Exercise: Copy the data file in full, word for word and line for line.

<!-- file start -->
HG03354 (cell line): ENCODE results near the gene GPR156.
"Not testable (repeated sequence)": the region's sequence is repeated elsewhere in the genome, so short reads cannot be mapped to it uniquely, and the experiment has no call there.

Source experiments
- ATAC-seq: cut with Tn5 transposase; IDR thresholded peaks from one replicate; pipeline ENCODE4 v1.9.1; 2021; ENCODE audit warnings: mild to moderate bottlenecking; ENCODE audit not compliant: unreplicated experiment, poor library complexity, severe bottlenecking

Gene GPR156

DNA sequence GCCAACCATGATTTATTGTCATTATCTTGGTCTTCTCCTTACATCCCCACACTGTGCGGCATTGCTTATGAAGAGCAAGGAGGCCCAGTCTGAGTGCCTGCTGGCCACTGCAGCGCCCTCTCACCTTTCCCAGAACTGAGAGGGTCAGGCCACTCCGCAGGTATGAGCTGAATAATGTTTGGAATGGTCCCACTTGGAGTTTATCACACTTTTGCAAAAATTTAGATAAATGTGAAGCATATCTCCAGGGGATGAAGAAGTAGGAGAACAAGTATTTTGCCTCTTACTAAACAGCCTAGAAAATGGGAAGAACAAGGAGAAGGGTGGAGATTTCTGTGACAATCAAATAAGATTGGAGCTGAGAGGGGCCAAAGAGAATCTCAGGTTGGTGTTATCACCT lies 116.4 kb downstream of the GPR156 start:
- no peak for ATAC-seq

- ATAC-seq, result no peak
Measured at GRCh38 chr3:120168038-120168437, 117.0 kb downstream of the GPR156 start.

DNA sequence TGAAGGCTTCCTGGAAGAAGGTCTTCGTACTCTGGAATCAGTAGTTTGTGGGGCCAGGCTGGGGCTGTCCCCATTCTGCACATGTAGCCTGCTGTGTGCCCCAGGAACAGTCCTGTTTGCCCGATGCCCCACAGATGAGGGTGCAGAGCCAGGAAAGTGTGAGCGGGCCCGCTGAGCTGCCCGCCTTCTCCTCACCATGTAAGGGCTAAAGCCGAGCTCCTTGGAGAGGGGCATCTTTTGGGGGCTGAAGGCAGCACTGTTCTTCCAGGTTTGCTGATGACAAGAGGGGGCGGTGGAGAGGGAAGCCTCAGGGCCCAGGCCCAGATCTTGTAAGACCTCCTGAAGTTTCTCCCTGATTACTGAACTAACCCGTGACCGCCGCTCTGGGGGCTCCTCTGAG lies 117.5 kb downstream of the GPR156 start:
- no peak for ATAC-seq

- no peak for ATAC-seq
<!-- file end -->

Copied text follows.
HG03354 (cell line): ENCODE results near the gene GPR156.
"Not testable (repeated sequence)": the region's sequence is repeated elsewhere in the genome, so short reads cannot be mapped to it uniquely, and the experiment has no call there.

Source experiments
- ATAC-seq: cut with Tn5 transposase; IDR thresholded peaks from one replicate; pipeline ENCODE4 v1.9.1; 2021; ENCODE audit warnings: mild to moderate bottlenecking; ENCODE audit not compliant: unreplicated experiment, poor library complexity, severe bottlenecking

Gene GPR156

DNA sequence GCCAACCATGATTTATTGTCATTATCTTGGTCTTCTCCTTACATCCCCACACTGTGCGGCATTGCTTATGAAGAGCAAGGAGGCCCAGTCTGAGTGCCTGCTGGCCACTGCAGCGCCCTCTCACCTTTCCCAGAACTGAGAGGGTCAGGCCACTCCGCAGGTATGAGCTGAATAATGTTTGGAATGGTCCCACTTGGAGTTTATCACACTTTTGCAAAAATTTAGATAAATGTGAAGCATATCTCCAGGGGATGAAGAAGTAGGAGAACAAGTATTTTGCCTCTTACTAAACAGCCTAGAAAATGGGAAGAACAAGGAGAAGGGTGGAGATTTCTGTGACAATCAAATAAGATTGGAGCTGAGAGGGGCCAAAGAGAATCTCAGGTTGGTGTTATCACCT lies 116.4 kb downstream of the GPR156 start:
- no peak for ATAC-seq

- ATAC-seq, result no peak
Measured at GRCh38 chr3:120168038-120168437, 117.0 kb downstream of the GPR156 start.

DNA sequence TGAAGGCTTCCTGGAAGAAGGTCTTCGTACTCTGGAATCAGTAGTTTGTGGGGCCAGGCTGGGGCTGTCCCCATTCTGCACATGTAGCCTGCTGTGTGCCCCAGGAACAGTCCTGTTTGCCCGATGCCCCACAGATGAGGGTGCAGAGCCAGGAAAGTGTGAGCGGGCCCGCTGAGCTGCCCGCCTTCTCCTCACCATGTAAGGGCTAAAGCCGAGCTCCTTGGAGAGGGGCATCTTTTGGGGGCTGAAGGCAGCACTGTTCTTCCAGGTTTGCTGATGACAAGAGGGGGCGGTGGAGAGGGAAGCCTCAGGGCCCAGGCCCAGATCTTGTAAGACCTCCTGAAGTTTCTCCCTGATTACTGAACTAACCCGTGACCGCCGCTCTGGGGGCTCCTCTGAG lies 117.5 kb downstream of the GPR156 start:
- no peak for ATAC-seq

- no peak for ATAC-seq